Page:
Table of Contents
ISRN Obesity
Volume 2013, Article ID 910586, 5 pages
Clinical Study

Surgical Stress Induces an Amplified Inflammatory Response in Patients with Type 2 Diabetes

1Emory Endosurgery Unit Division of General and Gastrointestinal Surgery, Department of Surgery, Emory University School of Medicine, 1364 Clifton Road, Atlanta, GA 30322, USA
2Department of Nutrition Science, College of Health and Human Sciences, Purdue University, West Lafayette, IN 47907-2059, USA

Received 5 December 2012; Accepted 30 December 2012

Academic Editors: S. J. Pintauro and J. Saleh

Copyright © 2013 Edward Lin and Nana Gletsu-Miller. This is an open access article distributed under the Creative Commons Attribution License, which permits unrestricted use, distribution, and reproduction in any medium, provided the original work is properly cited.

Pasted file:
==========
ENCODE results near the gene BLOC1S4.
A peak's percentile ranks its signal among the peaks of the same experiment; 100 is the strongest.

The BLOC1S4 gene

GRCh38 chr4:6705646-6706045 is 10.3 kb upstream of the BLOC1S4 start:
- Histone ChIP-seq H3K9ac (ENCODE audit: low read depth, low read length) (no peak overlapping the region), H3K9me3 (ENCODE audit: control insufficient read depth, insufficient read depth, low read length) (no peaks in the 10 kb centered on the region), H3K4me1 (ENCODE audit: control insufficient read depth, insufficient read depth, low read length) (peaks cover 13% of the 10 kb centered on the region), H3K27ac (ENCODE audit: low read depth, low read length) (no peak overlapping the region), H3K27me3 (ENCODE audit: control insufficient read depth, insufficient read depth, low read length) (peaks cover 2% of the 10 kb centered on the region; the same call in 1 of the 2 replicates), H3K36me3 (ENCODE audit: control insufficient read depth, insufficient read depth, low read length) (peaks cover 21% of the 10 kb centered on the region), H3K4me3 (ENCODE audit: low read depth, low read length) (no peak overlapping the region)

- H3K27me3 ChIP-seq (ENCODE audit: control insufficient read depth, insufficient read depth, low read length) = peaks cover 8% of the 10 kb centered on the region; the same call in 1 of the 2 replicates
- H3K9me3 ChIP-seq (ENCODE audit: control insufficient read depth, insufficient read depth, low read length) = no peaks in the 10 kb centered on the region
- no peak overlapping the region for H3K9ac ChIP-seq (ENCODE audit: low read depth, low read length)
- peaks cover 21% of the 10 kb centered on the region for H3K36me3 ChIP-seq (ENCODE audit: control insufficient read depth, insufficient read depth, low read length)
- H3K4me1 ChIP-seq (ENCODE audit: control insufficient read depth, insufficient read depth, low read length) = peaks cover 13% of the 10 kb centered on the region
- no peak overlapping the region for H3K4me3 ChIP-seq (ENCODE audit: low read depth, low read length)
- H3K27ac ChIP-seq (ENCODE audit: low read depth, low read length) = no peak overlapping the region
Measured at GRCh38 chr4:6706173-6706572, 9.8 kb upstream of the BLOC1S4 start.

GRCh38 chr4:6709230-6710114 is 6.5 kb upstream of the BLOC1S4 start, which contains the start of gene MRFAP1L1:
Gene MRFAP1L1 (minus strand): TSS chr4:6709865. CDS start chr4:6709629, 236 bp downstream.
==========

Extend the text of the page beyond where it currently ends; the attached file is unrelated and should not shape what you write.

Background. Morbid obesity is believed to be an extreme of the metabolic spectrum. Moreover, diabetes is hypothesized to be associated with a chronic inflammatory state that is not observed in nondiabetic healthy individuals. We investigated the differences in expression of inflammatory cytokines induced by surgical stress between diabetic and nondiabetic individuals. Method. 39 morbidly obese patients undergoing laparoscopic Roux-en-Y gastric bypass (9 with type 2 diabetes mellitus) were compared with 8 nonobese euglycemic patients undergoing laparoscopic antireflux surgery. Cytokine levels for IL-6, IL-10, and IL-18 were measured 15 minutes before surgery and immediately after surgery. Results. IL-6 and IL-10 levels were elevated from baseline following surgery, but morbidly obese patients exhibited a much higher elevation than lean patients. Individuals with type 2 diabetes had the most pronounced IL-6 and IL-10 elevations. Baseline IL-18 levels were significantly higher in diabetic patients compared with nondiabetic or lean patients. However, IL-18 levels were not changed in response to surgery. Conclusions. Diabetes and morbid obesity are associated with augmented cytokine expression in response to surgical trauma that is several folds higher than in nonobese euglycemic patients. Diabetic patients exhibit a chronic elevation in IL-18 that is not changed by surgical stress.